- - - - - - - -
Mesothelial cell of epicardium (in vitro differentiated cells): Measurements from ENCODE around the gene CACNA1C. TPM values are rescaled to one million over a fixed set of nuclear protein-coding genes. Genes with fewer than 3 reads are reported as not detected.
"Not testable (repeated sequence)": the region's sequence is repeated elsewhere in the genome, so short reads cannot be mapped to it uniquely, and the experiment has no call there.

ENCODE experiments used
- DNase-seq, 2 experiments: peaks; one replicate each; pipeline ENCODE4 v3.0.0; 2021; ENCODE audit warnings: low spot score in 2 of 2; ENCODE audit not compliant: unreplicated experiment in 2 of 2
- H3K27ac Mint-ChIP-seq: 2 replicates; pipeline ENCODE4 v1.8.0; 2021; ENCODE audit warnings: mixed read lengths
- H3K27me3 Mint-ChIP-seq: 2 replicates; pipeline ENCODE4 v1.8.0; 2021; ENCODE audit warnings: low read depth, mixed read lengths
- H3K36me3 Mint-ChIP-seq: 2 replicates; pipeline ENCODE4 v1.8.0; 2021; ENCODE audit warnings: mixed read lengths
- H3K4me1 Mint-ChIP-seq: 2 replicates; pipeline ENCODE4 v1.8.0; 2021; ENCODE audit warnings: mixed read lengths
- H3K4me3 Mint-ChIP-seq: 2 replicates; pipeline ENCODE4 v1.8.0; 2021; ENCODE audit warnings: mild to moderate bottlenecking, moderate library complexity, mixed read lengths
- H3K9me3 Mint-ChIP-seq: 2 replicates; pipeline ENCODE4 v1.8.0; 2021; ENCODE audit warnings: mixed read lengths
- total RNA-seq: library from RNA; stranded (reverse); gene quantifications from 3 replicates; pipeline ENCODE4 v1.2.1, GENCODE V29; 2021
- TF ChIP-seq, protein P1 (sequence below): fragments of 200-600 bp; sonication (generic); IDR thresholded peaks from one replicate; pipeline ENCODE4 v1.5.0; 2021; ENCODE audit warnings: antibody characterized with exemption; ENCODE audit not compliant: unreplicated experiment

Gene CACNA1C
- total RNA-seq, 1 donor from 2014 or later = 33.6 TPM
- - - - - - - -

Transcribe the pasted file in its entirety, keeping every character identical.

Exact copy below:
Mesothelial cell of epicardium (in vitro differentiated cells): Measurements from ENCODE around the gene CACNA1C. TPM values are rescaled to one million over a fixed set of nuclear protein-coding genes. Genes with fewer than 3 reads are reported as not detected.
"Not testable (repeated sequence)": the region's sequence is repeated elsewhere in the genome, so short reads cannot be mapped to it uniquely, and the experiment has no call there.

ENCODE experiments used
- DNase-seq, 2 experiments: peaks; one replicate each; pipeline ENCODE4 v3.0.0; 2021; ENCODE audit warnings: low spot score in 2 of 2; ENCODE audit not compliant: unreplicated experiment in 2 of 2
- H3K27ac Mint-ChIP-seq: 2 replicates; pipeline ENCODE4 v1.8.0; 2021; ENCODE audit warnings: mixed read lengths
- H3K27me3 Mint-ChIP-seq: 2 replicates; pipeline ENCODE4 v1.8.0; 2021; ENCODE audit warnings: low read depth, mixed read lengths
- H3K36me3 Mint-ChIP-seq: 2 replicates; pipeline ENCODE4 v1.8.0; 2021; ENCODE audit warnings: mixed read lengths
- H3K4me1 Mint-ChIP-seq: 2 replicates; pipeline ENCODE4 v1.8.0; 2021; ENCODE audit warnings: mixed read lengths
- H3K4me3 Mint-ChIP-seq: 2 replicates; pipeline ENCODE4 v1.8.0; 2021; ENCODE audit warnings: mild to moderate bottlenecking, moderate library complexity, mixed read lengths
- H3K9me3 Mint-ChIP-seq: 2 replicates; pipeline ENCODE4 v1.8.0; 2021; ENCODE audit warnings: mixed read lengths
- total RNA-seq: library from RNA; stranded (reverse); gene quantifications from 3 replicates; pipeline ENCODE4 v1.2.1, GENCODE V29; 2021
- TF ChIP-seq, protein P1 (sequence below): fragments of 200-600 bp; sonication (generic); IDR thresholded peaks from one replicate; pipeline ENCODE4 v1.5.0; 2021; ENCODE audit warnings: antibody characterized with exemption; ENCODE audit not compliant: unreplicated experiment

Gene CACNA1C
- total RNA-seq, 1 donor from 2014 or later = 33.6 TPM